Everything you Need to Know About the Self-Driving Car Race

Posted by: Felicia Dodge Apr 15, 2017
Updated Jan 16, 2020


If you are involved in the rideshare world, or in technology at all, you have likely heard of the self-driving car race currently taking place. We are here to tell you everything you need to know about the self-driving car race: what companies are involved, what their prototypes look like, and who is winning the race.

Self-driving cars are the technology of the future, driven by innovation and a desire to change the way we use transportation in our everyday lives. Currently there are almost 30 companies testing self-driving vehicles in the state of California alone. The California DMV released a list of these companies that obtained permits to test their cars in the state, with the most recent added company being Apple, added just yesterday. Other companies like Google, Uber, Ford, Tesla and GM have also all been working on autonomous vehicle technology.

There are many obstacles that need to be overcome before self-driving cars become a reality for the masses, some of these being technological, and others political and regulatory. However, analysts believe that the self-driving car market will be worth billions of dollars in the coming years.


General Motors has been involved in the self-driving car race since its inception. They have recently planned to expand their operations in Silicon Valley and hire 1,1000 people and invest $14 million in their self-driving car operation. G.M. has been testing 50 Chevrolet Bolt electric vehicles with self-driving technology.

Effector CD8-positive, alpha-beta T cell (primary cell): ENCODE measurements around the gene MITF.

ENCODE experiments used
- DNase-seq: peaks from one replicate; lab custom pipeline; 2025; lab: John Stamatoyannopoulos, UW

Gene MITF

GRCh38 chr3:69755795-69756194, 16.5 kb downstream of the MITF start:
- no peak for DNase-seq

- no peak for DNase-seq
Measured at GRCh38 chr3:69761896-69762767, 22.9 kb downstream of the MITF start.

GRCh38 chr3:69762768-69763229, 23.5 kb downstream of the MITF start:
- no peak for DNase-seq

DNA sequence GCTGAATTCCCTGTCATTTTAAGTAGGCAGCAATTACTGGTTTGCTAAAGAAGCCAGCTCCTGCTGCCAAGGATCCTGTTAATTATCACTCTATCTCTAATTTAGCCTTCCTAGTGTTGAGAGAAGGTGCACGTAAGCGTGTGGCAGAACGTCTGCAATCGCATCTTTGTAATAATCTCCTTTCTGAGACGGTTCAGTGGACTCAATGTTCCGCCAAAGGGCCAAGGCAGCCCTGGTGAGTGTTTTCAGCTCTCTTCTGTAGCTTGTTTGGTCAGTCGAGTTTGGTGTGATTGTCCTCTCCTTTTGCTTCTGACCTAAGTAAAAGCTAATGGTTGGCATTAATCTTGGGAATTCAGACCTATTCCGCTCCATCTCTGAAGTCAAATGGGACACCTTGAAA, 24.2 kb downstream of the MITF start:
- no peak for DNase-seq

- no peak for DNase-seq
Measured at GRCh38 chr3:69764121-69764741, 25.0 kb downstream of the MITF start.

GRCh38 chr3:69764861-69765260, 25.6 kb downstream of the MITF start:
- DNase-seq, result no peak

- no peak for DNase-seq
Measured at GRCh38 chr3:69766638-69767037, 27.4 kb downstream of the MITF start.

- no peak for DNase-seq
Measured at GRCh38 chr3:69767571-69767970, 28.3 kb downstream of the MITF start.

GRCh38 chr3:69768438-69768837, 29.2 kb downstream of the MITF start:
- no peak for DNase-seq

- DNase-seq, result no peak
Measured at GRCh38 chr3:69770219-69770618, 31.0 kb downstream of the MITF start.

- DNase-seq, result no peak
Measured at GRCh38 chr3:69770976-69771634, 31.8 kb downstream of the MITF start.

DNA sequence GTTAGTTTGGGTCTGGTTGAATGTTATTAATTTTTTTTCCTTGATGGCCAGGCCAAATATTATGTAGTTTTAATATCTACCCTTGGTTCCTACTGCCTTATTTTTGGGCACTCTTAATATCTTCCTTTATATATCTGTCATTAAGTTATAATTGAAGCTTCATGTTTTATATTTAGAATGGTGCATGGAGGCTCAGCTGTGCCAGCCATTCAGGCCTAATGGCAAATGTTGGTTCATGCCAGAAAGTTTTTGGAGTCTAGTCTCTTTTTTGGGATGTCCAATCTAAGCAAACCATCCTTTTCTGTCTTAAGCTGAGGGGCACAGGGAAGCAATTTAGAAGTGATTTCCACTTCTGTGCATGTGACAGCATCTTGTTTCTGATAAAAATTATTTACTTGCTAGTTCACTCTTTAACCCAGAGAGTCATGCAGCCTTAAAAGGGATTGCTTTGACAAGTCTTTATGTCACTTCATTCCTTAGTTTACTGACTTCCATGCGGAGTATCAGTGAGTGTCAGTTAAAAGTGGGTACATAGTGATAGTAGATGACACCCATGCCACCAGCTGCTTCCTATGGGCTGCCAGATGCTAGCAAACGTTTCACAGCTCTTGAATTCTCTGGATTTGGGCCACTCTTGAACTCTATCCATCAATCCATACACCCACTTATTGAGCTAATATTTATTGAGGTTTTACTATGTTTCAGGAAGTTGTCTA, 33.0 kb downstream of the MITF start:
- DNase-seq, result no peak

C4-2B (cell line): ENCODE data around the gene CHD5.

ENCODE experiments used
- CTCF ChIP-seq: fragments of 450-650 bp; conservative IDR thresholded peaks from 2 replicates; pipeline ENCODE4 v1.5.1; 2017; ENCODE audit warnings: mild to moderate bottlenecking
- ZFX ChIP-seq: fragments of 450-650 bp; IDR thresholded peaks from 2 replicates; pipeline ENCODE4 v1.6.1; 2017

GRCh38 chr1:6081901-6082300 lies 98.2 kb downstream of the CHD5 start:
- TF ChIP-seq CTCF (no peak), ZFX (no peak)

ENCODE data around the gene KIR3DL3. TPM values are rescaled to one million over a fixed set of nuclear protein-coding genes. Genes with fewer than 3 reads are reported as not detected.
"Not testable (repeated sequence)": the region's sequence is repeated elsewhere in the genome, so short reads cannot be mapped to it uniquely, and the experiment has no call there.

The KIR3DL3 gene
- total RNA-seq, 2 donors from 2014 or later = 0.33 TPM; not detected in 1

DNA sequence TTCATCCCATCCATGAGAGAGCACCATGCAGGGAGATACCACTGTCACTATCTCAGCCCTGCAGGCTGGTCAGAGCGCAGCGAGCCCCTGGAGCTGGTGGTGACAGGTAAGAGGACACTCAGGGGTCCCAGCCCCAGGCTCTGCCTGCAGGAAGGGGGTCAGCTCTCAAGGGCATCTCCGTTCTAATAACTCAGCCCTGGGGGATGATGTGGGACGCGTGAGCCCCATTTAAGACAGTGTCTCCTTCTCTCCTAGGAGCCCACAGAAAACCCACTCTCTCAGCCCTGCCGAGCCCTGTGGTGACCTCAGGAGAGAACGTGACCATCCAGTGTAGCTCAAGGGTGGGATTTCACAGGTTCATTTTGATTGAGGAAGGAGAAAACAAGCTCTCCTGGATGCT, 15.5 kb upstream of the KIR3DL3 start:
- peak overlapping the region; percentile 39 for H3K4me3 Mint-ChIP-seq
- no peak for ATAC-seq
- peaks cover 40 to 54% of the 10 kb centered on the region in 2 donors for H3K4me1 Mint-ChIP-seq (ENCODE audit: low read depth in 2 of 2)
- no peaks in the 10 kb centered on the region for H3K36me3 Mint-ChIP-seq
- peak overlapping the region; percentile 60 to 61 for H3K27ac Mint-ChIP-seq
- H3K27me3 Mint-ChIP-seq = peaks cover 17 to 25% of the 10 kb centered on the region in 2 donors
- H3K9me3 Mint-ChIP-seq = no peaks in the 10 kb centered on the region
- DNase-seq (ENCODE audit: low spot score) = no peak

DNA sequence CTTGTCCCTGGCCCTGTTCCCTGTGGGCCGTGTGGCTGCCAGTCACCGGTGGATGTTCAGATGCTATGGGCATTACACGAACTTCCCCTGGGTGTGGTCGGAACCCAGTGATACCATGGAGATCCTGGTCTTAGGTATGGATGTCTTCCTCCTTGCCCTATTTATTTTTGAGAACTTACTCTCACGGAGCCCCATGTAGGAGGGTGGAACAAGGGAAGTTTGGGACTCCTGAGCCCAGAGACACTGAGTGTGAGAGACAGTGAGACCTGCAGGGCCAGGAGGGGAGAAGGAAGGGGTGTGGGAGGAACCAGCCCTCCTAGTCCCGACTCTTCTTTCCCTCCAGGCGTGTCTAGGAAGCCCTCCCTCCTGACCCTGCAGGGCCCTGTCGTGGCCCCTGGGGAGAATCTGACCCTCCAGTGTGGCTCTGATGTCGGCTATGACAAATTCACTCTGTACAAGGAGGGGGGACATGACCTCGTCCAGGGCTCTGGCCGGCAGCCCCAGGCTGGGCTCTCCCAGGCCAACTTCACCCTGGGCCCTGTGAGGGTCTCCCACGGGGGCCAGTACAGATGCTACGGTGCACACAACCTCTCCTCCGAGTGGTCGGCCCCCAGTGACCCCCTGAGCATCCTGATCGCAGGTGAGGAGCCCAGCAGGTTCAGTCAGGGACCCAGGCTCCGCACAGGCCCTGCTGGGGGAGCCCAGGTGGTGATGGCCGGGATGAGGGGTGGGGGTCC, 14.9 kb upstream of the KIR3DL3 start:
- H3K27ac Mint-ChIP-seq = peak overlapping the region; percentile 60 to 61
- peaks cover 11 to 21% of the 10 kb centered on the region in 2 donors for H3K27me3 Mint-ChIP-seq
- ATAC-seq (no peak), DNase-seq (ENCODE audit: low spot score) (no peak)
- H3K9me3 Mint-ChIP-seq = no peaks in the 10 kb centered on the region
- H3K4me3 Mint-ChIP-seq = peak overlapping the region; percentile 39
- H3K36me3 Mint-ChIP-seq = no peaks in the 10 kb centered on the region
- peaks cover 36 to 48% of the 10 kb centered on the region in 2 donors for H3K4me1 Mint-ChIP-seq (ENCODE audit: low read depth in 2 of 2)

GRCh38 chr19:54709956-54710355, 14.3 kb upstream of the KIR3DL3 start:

In the next year, G.M. plans to introduce a system called SuperCruise as an option in certain Cadillac models. The system will be capable of piloting a self-driving car on limited-access highways, but it will require drivers to still keep their eyes on the road.

Google (Waymo)

Google’s automated car company, Waymo, has tested more than 4 million miles of driving various test vehicles. Waymo has been working on self-driving technology since 2009, long before there was much conversation on the topic at all. Since then they have developed and improved their technology to bring fully functional self-driving cars to public roads in Texas and California.

Currently Waymo filed a lawsuit against Uber, alleging Uber stole Waymo’s intellectual property to create their own self-driving vehicles. Uber responded to the allegations by stating they could not have stolen Waymo’s technology, since Uber’s technology is different (and perhaps better?).


Automaker Tesla is at a different stage in the self-driving race than most. All Tesla cars being produced come with full self-driving hardware already installed. Tesla’s electric vehicles have been equipped with this technology since November of 2016, but sources are saying they will need improvements in order to stay ahead of the race, especially going against G.M.’s SuperCruise.


Uber currently has dozens of driverless vehicles, Volvo XC90 SUVs, picking up passengers in Tempe, Arizona. Accompanying the trips are two Uber engineers in the front seats as safety precautions in case human intervention is needed. Uber hopes to expand their self-driving car fleet to other cities in Arizona.

The group in charge of Uber's self-driving car fleet, the Advanced Technology Group (ATG), is currently deciding where their priorities should be. The group has gained attention in the past month regarding the crash of one of their self-driving cars in Arizona, and is in the process of improving their technology to make it safer for the roads.

Self-driving cars for the masses may not be available yet, but hopefully we will soon see which one of these companies will come out on top. From our predictions, we see Google's Waymo ahead of the race. They have been in the race before anyone else and have been continuously updating and adapting their technology to stay on top.

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